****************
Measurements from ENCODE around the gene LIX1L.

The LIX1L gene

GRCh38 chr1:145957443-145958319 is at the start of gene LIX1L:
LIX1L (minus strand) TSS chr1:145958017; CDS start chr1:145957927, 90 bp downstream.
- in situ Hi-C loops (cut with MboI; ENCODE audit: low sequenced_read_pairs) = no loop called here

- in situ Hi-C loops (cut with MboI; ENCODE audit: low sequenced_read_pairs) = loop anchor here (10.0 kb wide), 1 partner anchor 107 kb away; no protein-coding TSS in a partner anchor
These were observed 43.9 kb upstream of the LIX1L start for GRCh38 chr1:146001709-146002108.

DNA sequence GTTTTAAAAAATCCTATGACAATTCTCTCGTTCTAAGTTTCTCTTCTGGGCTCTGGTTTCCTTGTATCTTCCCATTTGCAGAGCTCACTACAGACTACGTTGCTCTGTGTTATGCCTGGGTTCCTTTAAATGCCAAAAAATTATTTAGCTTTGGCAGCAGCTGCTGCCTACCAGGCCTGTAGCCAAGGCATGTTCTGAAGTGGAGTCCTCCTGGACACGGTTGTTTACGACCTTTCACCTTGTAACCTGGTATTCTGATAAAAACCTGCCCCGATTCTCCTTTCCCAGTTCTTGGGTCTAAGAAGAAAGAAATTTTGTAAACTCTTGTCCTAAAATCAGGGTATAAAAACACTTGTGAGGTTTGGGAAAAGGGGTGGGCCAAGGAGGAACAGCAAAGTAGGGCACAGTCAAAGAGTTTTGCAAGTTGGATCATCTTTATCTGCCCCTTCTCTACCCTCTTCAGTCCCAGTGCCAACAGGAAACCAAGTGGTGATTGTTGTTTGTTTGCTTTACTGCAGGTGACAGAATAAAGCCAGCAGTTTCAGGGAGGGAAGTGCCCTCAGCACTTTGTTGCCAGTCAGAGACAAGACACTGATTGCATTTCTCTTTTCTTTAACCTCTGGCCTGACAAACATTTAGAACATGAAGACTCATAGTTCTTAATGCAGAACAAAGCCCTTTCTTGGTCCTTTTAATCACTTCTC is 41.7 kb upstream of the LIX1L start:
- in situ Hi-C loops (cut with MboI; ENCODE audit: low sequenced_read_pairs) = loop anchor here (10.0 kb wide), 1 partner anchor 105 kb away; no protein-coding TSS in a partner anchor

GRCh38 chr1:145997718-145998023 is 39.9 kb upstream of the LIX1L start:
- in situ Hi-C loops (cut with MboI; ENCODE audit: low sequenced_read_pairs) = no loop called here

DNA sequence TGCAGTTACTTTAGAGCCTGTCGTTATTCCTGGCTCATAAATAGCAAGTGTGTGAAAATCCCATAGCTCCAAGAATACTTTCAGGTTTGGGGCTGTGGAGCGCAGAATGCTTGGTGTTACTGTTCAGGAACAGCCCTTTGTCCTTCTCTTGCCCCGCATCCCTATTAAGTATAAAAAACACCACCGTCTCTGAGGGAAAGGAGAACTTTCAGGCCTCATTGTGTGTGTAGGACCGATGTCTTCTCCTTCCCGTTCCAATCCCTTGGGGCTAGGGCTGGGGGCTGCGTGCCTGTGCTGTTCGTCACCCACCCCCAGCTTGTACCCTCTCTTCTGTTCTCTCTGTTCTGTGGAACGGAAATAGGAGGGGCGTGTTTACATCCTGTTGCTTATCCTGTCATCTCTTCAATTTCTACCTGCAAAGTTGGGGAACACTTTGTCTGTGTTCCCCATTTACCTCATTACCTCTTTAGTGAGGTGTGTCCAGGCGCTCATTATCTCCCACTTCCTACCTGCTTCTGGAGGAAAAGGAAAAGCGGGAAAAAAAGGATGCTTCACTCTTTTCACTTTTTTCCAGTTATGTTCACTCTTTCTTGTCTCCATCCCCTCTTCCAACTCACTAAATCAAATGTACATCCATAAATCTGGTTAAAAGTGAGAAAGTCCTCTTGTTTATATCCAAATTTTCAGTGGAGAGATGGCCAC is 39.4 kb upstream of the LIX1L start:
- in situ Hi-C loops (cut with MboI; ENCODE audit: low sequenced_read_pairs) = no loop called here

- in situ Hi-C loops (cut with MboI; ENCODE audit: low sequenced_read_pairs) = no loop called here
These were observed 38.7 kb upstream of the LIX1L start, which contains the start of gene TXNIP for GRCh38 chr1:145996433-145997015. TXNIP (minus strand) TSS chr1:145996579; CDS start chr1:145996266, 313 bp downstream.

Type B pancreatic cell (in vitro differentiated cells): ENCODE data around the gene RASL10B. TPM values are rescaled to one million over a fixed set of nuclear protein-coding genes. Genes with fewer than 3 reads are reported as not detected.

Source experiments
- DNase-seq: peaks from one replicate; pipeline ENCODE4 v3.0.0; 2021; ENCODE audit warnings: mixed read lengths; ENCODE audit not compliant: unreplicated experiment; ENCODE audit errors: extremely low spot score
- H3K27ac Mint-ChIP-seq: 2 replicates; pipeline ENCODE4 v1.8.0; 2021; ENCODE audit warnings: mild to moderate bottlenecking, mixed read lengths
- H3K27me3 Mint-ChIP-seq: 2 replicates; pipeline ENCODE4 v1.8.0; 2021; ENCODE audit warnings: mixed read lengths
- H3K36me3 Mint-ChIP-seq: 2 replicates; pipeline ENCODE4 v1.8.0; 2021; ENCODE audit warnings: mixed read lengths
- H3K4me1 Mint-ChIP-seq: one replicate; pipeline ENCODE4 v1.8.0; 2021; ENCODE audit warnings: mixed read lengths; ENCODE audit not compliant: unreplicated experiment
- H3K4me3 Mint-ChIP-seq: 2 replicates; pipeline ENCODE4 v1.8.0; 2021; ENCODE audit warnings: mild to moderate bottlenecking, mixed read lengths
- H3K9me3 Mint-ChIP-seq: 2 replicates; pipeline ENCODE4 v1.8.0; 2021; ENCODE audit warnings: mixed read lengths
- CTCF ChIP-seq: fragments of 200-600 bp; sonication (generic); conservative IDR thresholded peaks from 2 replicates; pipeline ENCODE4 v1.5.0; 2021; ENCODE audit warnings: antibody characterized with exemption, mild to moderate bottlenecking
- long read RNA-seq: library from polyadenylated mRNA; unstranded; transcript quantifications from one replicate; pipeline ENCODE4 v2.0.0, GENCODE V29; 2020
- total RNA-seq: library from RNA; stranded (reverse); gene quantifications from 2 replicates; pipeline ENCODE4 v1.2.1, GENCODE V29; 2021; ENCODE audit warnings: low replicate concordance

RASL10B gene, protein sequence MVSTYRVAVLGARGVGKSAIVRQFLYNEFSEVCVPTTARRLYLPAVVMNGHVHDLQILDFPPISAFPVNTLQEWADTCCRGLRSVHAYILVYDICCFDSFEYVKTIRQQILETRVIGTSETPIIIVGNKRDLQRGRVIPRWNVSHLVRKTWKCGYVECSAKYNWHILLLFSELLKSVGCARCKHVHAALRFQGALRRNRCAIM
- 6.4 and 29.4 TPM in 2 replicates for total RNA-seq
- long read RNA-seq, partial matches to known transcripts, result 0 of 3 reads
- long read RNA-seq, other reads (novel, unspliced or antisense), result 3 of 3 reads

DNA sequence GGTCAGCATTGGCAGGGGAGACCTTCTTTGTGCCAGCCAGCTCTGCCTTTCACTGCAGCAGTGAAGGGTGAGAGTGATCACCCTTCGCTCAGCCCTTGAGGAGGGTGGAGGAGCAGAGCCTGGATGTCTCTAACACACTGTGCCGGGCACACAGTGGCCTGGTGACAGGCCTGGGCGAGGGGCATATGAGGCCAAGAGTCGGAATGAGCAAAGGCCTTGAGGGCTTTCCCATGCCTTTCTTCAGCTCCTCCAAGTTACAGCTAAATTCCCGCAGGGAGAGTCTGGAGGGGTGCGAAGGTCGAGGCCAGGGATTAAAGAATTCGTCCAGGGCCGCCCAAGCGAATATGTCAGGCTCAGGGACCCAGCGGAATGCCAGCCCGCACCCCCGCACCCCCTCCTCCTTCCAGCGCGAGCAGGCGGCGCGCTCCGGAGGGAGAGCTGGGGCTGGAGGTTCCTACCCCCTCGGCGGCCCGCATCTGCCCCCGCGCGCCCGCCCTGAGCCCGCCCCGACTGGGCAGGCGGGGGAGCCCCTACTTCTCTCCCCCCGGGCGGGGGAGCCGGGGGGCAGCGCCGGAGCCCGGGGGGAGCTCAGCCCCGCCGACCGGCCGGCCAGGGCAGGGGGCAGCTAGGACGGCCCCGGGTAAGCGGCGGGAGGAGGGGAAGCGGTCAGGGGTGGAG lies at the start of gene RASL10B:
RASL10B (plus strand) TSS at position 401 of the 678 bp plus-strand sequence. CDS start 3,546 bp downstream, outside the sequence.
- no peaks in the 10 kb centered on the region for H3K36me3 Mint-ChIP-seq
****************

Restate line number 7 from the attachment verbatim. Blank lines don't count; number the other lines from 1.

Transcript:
These were observed 43.9 kb upstream of the LIX1L start for GRCh38 chr1:146001709-146002108.